How to correctly use a condom

By Faeza
10 March 2017

Condoms have been around since the 1500s in variations that included oiled silk paper and lamb skin. Today, condoms, which are now made with latex, have become the go-to protection. They protect against pregnancy and sexually transmitted infections (STIs) and they are generally believed to be the most reliable form of protection and birth control.

An international organisation that promotes safer sex and planned pregnancy called Planned Parenthood states that, “Adding condoms to your birth control line-up can give you extra pregnancy protection. No method is 100% effective, so adding condoms as a backup helps you prevent pregnancy if you make a mistake with your other methods or it fails. If you use condoms perfectly every single time you have sex, they’re 98%

effective at preventing pregnancy.” For a condom to work as effectively as possible,

it needs to be used correctly. This includes its condition when you buy it, how you store it and how you put it on.


Using a condom correctly starts before it is even put on. Condoms come with an expiry date, which needs to be checked when buying or getting condoms from government clinics and hospitals. Expired condoms can become dry and fragile, causing them to break easily. Also, always check if the package is not damaged or torn. Of equal importance is where you store a condom. It needs to be in a cool, dry place that doesn’t have direct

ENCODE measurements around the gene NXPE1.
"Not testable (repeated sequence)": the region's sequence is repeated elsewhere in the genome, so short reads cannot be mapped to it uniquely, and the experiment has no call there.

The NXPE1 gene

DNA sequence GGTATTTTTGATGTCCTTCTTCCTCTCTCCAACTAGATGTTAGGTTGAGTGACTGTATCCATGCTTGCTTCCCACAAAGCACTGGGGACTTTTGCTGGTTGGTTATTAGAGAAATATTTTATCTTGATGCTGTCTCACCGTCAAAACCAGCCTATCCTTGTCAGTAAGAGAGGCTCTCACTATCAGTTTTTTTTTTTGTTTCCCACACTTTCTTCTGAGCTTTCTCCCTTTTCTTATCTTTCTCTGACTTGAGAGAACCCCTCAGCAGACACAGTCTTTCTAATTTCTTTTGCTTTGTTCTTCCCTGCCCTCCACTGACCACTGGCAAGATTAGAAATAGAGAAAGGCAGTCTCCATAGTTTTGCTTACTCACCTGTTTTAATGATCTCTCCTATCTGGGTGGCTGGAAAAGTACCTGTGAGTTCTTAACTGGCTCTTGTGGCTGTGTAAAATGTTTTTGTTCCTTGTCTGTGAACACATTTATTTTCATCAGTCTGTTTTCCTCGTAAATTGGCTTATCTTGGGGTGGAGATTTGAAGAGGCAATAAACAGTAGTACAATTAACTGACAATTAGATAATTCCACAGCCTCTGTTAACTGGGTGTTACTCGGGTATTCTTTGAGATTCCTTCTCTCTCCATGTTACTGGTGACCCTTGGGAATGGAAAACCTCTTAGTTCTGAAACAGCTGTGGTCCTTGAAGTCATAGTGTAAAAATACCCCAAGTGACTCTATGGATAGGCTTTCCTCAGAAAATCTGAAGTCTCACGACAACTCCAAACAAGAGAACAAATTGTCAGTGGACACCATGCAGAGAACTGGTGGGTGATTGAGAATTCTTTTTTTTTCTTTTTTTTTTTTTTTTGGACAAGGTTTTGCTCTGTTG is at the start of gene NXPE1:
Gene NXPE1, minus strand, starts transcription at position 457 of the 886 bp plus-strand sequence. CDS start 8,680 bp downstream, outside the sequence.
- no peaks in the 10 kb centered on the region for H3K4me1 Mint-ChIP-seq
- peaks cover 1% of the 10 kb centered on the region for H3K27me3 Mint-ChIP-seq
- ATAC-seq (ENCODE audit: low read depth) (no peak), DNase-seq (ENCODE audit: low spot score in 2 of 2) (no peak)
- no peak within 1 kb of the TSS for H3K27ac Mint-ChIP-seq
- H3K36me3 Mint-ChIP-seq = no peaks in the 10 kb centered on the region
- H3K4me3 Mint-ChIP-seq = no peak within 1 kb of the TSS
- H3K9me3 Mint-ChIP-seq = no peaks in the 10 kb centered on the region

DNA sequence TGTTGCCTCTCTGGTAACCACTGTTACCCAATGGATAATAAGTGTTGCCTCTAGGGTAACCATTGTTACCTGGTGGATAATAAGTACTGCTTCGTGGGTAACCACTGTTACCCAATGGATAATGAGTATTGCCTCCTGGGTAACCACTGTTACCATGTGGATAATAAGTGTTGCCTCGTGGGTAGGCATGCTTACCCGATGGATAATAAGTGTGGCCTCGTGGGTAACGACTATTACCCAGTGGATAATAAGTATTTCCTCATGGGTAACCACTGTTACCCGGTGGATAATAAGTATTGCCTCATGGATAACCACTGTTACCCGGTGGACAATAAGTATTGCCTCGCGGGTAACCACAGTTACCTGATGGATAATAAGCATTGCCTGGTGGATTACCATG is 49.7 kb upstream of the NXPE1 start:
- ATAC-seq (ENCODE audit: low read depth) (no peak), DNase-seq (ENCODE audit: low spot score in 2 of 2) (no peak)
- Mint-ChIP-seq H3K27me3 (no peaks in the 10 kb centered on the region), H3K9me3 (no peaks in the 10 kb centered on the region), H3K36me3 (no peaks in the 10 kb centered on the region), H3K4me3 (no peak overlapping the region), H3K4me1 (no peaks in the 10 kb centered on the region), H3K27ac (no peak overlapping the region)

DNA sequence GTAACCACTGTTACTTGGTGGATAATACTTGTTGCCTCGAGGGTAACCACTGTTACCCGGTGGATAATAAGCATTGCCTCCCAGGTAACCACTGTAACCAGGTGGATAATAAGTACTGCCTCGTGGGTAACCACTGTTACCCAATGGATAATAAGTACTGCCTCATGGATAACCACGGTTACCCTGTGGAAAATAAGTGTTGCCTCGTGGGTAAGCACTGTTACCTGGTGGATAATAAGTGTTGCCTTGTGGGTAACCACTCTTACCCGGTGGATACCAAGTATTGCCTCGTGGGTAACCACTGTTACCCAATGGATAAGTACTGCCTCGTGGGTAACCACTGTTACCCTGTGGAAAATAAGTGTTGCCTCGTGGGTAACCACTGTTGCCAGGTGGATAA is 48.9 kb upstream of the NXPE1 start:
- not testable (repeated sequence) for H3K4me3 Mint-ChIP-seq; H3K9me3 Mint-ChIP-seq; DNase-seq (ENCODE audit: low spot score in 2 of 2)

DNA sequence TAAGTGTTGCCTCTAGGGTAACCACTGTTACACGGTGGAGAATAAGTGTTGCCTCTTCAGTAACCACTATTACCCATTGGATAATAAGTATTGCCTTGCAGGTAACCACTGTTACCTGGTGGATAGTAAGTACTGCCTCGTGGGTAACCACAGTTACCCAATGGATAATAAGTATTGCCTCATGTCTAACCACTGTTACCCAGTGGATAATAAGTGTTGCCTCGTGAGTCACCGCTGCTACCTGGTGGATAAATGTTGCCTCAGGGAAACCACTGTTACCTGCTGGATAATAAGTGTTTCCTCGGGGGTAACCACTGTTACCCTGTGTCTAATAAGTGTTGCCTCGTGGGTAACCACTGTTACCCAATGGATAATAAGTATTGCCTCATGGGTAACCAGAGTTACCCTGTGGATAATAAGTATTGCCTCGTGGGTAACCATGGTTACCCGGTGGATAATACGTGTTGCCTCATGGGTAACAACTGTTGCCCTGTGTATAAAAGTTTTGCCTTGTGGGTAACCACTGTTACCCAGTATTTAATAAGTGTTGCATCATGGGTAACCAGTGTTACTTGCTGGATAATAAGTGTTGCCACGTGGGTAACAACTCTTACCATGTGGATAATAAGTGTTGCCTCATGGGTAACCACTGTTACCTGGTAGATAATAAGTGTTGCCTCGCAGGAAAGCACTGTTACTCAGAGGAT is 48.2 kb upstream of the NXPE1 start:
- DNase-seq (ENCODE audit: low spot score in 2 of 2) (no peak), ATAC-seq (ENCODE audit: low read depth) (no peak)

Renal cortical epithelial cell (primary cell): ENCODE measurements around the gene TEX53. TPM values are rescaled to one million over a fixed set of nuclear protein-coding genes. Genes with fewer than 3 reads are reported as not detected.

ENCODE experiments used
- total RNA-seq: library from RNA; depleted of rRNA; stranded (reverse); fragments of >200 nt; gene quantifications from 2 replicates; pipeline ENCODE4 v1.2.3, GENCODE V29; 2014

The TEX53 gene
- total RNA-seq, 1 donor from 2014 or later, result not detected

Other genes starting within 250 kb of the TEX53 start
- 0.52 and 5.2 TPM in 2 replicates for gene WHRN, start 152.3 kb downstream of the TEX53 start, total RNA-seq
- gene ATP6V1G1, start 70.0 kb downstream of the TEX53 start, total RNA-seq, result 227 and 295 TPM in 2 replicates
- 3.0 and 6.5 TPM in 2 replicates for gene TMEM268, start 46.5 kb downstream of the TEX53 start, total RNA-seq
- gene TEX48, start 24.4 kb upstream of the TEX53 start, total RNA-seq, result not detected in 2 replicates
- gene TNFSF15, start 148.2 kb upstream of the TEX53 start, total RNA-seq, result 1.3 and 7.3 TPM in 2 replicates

exposure to the sun.


When it’s time to get down to the deed, a condom needs to be put on only when the manhood is completely erect and should be worn during the entire time of the intercourse.

? The rim of the condom should be on the

outside and rolled down. If it’s put on the

wrong way (with the rim inside out), take it off

and use a new one.


? Gently squeeze the tip of the condom, place it

on the tip of the manhood and roll down until

the condom reaches the base. Leave space at the

top to collect semen.

? After use, when you have ejaculated, remove

the condom while the manhood is still hard,

making sure that the semen doesn’t spill.


Want to protect yourself but think condoms

are boring? Think again. Not only are condoms

available in various flavours, they’re also ribbed

and studded. Some are extra thin so they feel as

close to having sex without a condom as possible.

There are also variations that help with climax

control and premature ejaculation.


¦ If you or your partner are allergic to latex (the

rubber material used to make condoms), you can

use non-latex condoms.

¦ If the condom breaks, go to a doctor or clinic

that provides free Post Exposure Prophylaxis (PEP).

This is treatment given to reduce the chances of

contracting HIV after possible exposure. At the

clinic or doctor, you will be tested for HIV and

other STIs. If you’re HIV negative, you can go on

PEP and antibiotics for STIs. It’s also worth getting

emergency contraception to prevent pregnancy